• Language: While English is widely spoken in tourist areas, learning a few basic Mandarin phrases can go a long way in showing respect and appreciation for the local culture.

Remember, cultural sensitivity is about being respectful, open-minded, and adaptable to local norms and traditions. By embracing these practices, you'll have a more authentic and enriching experience in Taipei.

Emergency Services

Emergency services in Taipei are generally reliable and well-equipped to handle various situations. The city has a comprehensive network of emergency responders, including police, fire departments, and ambulance services.

  • Emergency Response Times are reasonably quick, especially in urban areas, thanks to the city's efficient transportation infrastructure and well-coordinated emergency services.
  • Medical Facilities in Taipei are modern and well-equipped, with several hospitals offering English-speaking staff and international patient services, catering to the needs of foreign travelers.
  • Tourist Police Units are available in major tourist areas to assist visitors with emergencies, language barriers, and other travel-related issues.
  • Natural Disaster Preparedness is a priority, with emergency shelters and evacuation plans in place for events like earthquakes, typhoons, and floods.
  • Traveler Assistance Services such as 24/7 hotlines and dedicated tourist help desks are available at major transportation hubs and tourist information centers.

Frequently Asked Questions

A colorful illustration with three people and the letters "FAQ" representing a Frequently Asked Questions section

Is Taipei safe for tourists?

Taipei is generally considered safe for tourists. However, it's advisable to exercise caution, especially in crowded areas, and be aware of petty crimes like bag snatching. Avoid carrying valuables and stay vigilant in tourist hotspots.

Is Taipei safe for solo female travelers?

Taipei is relatively safe for solo female travelers, but it's still important to take precautions. Avoid walking alone at night in deserted areas, and be cautious when using public transportation. Dress modestly and respect local customs.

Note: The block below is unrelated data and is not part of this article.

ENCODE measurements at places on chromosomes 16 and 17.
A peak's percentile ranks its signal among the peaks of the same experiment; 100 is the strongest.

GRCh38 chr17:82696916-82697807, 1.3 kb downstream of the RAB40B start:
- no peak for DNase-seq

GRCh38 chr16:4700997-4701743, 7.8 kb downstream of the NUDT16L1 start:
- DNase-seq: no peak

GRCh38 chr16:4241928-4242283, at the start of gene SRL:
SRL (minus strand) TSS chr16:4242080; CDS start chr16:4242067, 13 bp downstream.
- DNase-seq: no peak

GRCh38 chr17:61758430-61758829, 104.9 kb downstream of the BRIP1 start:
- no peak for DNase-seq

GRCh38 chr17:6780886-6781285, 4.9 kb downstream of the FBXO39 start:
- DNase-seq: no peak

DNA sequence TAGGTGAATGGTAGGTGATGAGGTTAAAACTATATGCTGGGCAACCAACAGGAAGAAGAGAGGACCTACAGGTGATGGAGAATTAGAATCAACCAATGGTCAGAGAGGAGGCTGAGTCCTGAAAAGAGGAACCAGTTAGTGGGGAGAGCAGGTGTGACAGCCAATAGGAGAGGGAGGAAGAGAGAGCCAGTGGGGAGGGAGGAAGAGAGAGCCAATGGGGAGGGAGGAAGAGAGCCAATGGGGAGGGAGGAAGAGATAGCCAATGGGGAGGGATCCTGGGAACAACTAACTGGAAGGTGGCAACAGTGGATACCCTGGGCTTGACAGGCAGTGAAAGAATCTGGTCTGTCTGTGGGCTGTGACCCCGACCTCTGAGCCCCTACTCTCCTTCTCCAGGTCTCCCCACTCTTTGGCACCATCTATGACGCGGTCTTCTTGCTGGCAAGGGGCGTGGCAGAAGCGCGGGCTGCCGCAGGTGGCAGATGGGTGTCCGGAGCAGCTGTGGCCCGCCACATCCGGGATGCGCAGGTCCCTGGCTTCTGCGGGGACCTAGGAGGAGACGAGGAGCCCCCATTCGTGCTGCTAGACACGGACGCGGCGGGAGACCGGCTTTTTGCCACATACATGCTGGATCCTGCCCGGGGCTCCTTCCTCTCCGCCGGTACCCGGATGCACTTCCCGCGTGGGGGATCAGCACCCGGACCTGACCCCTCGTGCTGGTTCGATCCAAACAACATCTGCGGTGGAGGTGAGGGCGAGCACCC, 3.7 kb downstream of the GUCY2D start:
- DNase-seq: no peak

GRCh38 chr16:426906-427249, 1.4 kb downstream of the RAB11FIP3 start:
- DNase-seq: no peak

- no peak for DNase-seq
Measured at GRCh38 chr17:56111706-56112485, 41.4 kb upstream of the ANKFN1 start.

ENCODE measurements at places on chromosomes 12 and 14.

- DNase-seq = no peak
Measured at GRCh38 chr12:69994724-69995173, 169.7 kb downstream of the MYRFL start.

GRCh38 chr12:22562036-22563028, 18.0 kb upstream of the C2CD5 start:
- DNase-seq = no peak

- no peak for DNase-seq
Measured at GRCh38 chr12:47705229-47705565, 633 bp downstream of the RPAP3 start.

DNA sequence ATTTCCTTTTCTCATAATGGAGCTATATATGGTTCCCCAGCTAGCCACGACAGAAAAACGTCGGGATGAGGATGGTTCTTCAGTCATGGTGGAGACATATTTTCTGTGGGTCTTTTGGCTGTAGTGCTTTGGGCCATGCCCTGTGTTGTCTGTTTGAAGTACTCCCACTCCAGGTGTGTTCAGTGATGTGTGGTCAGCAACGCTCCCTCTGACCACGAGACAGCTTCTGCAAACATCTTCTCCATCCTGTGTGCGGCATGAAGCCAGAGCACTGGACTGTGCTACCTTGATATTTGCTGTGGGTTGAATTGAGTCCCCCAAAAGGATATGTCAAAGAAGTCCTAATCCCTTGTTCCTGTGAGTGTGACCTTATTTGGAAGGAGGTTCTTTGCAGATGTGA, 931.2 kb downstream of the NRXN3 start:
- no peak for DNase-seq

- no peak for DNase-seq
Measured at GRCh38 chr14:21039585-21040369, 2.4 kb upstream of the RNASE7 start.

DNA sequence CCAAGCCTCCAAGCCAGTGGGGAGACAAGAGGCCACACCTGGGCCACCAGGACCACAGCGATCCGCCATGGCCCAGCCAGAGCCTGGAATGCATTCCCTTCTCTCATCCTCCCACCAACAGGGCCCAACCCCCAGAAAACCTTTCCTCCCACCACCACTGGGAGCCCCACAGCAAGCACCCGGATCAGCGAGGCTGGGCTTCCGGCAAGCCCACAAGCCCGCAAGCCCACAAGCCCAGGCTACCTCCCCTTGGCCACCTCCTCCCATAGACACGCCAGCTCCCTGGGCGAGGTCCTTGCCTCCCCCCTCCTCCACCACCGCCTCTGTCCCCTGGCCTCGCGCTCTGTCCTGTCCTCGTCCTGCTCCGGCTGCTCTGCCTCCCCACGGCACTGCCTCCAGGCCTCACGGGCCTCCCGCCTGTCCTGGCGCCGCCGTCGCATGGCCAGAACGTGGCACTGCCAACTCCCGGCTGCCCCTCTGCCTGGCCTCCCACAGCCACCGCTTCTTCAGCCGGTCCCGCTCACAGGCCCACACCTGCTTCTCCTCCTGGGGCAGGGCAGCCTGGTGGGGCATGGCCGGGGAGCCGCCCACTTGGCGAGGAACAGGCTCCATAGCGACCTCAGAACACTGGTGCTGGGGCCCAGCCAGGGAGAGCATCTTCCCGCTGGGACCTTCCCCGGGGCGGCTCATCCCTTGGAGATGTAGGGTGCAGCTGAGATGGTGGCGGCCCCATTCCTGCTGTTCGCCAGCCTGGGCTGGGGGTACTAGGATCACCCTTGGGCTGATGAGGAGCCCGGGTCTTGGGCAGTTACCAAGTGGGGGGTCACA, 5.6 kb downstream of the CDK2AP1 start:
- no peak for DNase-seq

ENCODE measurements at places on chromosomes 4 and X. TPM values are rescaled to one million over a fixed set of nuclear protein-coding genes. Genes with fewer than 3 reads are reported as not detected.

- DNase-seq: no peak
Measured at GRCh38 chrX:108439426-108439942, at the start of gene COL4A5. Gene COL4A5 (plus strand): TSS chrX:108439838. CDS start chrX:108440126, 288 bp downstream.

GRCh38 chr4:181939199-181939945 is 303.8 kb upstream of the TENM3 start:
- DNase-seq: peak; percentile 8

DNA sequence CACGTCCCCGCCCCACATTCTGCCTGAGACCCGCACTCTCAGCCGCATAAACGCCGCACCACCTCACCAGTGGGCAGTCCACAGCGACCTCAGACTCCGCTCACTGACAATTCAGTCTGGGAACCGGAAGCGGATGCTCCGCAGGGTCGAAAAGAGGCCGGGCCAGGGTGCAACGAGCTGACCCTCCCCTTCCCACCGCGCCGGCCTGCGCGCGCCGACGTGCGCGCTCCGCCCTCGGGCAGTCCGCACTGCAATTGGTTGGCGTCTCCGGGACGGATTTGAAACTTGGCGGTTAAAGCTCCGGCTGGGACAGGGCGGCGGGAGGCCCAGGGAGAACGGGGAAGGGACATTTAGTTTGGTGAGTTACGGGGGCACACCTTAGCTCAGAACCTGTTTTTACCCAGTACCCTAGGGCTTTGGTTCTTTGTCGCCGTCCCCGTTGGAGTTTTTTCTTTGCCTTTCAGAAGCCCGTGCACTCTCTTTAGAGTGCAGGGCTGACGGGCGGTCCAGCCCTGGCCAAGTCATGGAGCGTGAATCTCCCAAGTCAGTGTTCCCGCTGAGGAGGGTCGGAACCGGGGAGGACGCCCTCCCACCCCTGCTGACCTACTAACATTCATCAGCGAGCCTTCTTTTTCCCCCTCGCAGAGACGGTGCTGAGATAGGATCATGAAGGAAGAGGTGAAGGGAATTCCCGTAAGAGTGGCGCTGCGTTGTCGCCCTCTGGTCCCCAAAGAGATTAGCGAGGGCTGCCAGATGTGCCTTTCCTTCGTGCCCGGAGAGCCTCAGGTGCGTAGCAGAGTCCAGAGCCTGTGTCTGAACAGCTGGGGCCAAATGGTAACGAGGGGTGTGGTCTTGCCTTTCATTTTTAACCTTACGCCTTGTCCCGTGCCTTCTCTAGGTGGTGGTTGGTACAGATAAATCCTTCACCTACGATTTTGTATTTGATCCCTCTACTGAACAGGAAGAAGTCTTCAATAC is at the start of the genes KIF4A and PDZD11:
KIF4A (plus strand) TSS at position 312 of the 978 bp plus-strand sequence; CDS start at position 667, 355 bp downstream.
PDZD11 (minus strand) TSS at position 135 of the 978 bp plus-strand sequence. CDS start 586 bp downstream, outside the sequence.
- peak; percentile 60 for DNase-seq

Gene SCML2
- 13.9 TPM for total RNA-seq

Is Taipei safe for families?

Taipei is a family-friendly destination with plenty of attractions and activities for children. Public transportation is efficient and affordable, and many restaurants cater to families. However, be mindful of air pollution levels, which can be high at times.

Is Taipei LGBTQ+ friendly?

Taiwan is one of the most LGBTQ+-friendly destinations in Asia. Same-sex marriage is legal, and Taipei has a vibrant LGBTQ+ community. However, public displays of affection may still draw unwanted attention in some areas.

Do you need a visa to go to Taipei?

Many nationalities, including those from the United States, Canada, and the European Union, can visit Taiwan visa-free for up to 90 days. However, a valid passport is required, and visitors should check the specific requirements for their nationality.

Can you drink tap water in Taipei?

Tap water in Taipei is generally safe to drink, but some visitors may prefer to drink bottled water due to the slightly different taste. Boiling water or using a water filter can also be an option.

What is the currency in Taipei?

The official currency in Taiwan is the New Taiwan Dollar (TWD). Credit cards are widely accepted, but it's advisable to carry some cash for smaller purchases and taxis.

Download the App

Map, Insights & Support - Vigilios is your Personal Safety Companion

A phone displaying the Vigilios app and it's safety features.
App Store QR LinkApp Store
Google Play QR Link
Coming soon to Android
Google Play